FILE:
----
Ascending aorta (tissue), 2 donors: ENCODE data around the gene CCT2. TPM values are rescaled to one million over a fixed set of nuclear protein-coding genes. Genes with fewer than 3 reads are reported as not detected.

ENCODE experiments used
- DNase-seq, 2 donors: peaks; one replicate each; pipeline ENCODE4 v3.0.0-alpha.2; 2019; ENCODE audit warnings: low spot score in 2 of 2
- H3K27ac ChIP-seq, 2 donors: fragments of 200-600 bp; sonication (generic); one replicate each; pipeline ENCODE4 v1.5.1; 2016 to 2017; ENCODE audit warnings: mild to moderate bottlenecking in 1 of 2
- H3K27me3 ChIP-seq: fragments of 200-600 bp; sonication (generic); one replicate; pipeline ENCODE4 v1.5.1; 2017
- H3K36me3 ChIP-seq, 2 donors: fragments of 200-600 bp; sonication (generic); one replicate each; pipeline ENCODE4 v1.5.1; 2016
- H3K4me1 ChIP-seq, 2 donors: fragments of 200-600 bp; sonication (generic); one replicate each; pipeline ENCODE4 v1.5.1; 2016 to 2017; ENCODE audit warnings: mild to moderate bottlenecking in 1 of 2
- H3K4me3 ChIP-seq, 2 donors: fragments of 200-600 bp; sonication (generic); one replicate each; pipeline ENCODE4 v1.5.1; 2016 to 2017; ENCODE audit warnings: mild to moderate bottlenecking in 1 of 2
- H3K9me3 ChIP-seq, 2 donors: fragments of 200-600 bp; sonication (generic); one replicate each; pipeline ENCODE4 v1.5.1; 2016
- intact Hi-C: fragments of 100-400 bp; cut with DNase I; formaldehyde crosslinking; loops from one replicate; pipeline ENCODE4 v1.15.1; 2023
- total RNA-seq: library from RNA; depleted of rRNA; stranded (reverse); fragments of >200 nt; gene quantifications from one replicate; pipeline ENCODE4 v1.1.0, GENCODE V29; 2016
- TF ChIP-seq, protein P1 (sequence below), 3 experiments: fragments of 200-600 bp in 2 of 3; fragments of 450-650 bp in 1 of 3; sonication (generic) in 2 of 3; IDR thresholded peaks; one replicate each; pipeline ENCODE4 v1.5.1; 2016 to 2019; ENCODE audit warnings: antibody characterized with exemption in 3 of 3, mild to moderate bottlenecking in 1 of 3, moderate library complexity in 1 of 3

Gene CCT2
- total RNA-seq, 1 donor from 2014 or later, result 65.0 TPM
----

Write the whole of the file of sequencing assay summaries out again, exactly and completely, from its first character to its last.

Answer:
Ascending aorta (tissue), 2 donors: ENCODE data around the gene CCT2. TPM values are rescaled to one million over a fixed set of nuclear protein-coding genes. Genes with fewer than 3 reads are reported as not detected.

ENCODE experiments used
- DNase-seq, 2 donors: peaks; one replicate each; pipeline ENCODE4 v3.0.0-alpha.2; 2019; ENCODE audit warnings: low spot score in 2 of 2
- H3K27ac ChIP-seq, 2 donors: fragments of 200-600 bp; sonication (generic); one replicate each; pipeline ENCODE4 v1.5.1; 2016 to 2017; ENCODE audit warnings: mild to moderate bottlenecking in 1 of 2
- H3K27me3 ChIP-seq: fragments of 200-600 bp; sonication (generic); one replicate; pipeline ENCODE4 v1.5.1; 2017
- H3K36me3 ChIP-seq, 2 donors: fragments of 200-600 bp; sonication (generic); one replicate each; pipeline ENCODE4 v1.5.1; 2016
- H3K4me1 ChIP-seq, 2 donors: fragments of 200-600 bp; sonication (generic); one replicate each; pipeline ENCODE4 v1.5.1; 2016 to 2017; ENCODE audit warnings: mild to moderate bottlenecking in 1 of 2
- H3K4me3 ChIP-seq, 2 donors: fragments of 200-600 bp; sonication (generic); one replicate each; pipeline ENCODE4 v1.5.1; 2016 to 2017; ENCODE audit warnings: mild to moderate bottlenecking in 1 of 2
- H3K9me3 ChIP-seq, 2 donors: fragments of 200-600 bp; sonication (generic); one replicate each; pipeline ENCODE4 v1.5.1; 2016
- intact Hi-C: fragments of 100-400 bp; cut with DNase I; formaldehyde crosslinking; loops from one replicate; pipeline ENCODE4 v1.15.1; 2023
- total RNA-seq: library from RNA; depleted of rRNA; stranded (reverse); fragments of >200 nt; gene quantifications from one replicate; pipeline ENCODE4 v1.1.0, GENCODE V29; 2016
- TF ChIP-seq, protein P1 (sequence below), 3 experiments: fragments of 200-600 bp in 2 of 3; fragments of 450-650 bp in 1 of 3; sonication (generic) in 2 of 3; IDR thresholded peaks; one replicate each; pipeline ENCODE4 v1.5.1; 2016 to 2019; ENCODE audit warnings: antibody characterized with exemption in 3 of 3, mild to moderate bottlenecking in 1 of 3, moderate library complexity in 1 of 3

Gene CCT2
- total RNA-seq, 1 donor from 2014 or later, result 65.0 TPM